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  • Betting on a Batting Title for the Twins in 2020?

    Ted Schwerzler

    Jonathan Schoop was signed to play second base for the Minnesota Twins in 2019. I initially was concerned about his lack of on-base skills. He was all but replaced by July, and Luis Arraez emerged as a fan favorite. Now everyone’s favorite pick to win a batting title, can it happen in 2020?

    Image courtesy of © Jesse Johnson-USA TODAY Sports

    Last season Arraez played in 92 games posting a .334 average. While OPS will always reign supreme, it’s the batting average and on-base prowess that draws interest for light-hitting types. Known for his ability to command and control the strike zone, the Venezuelan posted a .399 OBP drawing 36 walks while striking out just 29 times. He hasn’t had larger deficiency between strikeouts to walks than three since 2018 with Fort Myers, and he’s walked more times than whiffing in five of his eight affiliated stops.


    A career .331 hitter in the minors, his .334 average at the big-league level should hardly be a surprise. Sure, against the best in the game there’s expectation of some regression, but his approach is one that should translate to almost all situations. Power isn’t his thing, and the four homers he hit for the Twins nearly trumped the six he’d launched in 459 professional games previously. Being able to place the baseball and go with pitches he’ll run into some doubles, but he’s more than content utilizing what is offered.


    From an upward trajectory standpoint, Arraez won’t often find substantial benefit in splits between average and BABIP. Given the process, results often will be earned and seldom stolen. He’s not driving the ball high into the air, but does a good job elevating enough off the ground. A 20-point difference between the two was present last year, and that’s the exact same amount Steamer projections see for 2020. It’s consistent with career norms and means we should have a relatively well-assumed set of expectations.


    The recipe for success with Arraez is a formula that won’t need tweaking. He hit the ball with what’s designated as medium exit velocities just over 50% of the time and had his soft contact percentage in the doldrums at 12.3% (top 15 in baseball). He utilizes all fields to nearly an exact one-third split, and then we get to his discipline. A 2.8% whiff rate was the lowest in baseball and only 28 qualified hitters expanded the plate more than Arraez’s 26.9% chase rate.


    From a summarization standpoint, that leaves us in a very good place. Luis Arraez is a contact hitter that is choosy with what he attacks. He executes within himself, has an incredible eye, and has an established track record of not deviating from these norms. The inputs are there to produce a result no Twins player has had since Joe Mauer in 2009.


    Now, with an award handed to one of hundreds, there’s also going to be a certain component of luck. Take the White Sox' Tim Anderson for example. He captured the American League batting title in 2019 with a .335 average. He entered the year as a career .258 hitter and enjoyed a Danny Santana-esque .399 BABIP. No AL champ has worn the crown with an average south of .330 since Joe Mauer captured his second in 2008 with a .328 mark. Conversely, Christian Yelich has picked up the nod in the National League each of the last two years being at .329 and .326 respectively.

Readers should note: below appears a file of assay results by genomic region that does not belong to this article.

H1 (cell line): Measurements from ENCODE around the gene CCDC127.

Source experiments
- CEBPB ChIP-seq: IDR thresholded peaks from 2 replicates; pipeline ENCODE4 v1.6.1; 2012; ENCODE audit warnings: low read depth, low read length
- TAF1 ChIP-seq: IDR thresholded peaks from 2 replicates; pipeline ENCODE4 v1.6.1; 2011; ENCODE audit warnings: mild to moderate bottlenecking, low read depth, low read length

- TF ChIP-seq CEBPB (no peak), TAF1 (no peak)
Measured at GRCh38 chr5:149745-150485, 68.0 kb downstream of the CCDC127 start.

It’s hard to prognosticate what bar will need to be cleared in order to win the American League crown in 2020. It’s not outlandish to suggest the number will be at least north of .325. Projection systems have Arraez between .309 and .311 in year two, which could prove correct as opposing pitchers adjust to his abilities. I’m not going to be against a guy that’s cracked the .340 mark in multiple stops however, and certainly not one that debuted as well as he did.


    Minnesota’s second basemen may not be the favorite, and ultimately 2020 might not wind up being the year, but immediately or in the not-so-distant-future I’d be more than comfortable suggesting it’s a matter of when and not if.



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    I think left fielders are going to creep in taking that slap soft single away and pitchers are going to adjust to him.  On the other hand I think umpires give him a little more respect of his strike zone knowledge and the OPS is good/great and he racks up a few more doubles but the batting average isn't as high.


    With him full time at 2B I am more interested in how his defense looks every day there.

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    Terry Francona seems to think he could win a batting title someday.  I'll say he wins two in his career.  His defense, speed and power might be average at best, but his bat-to-ball skills and plate discipline are top shelf.

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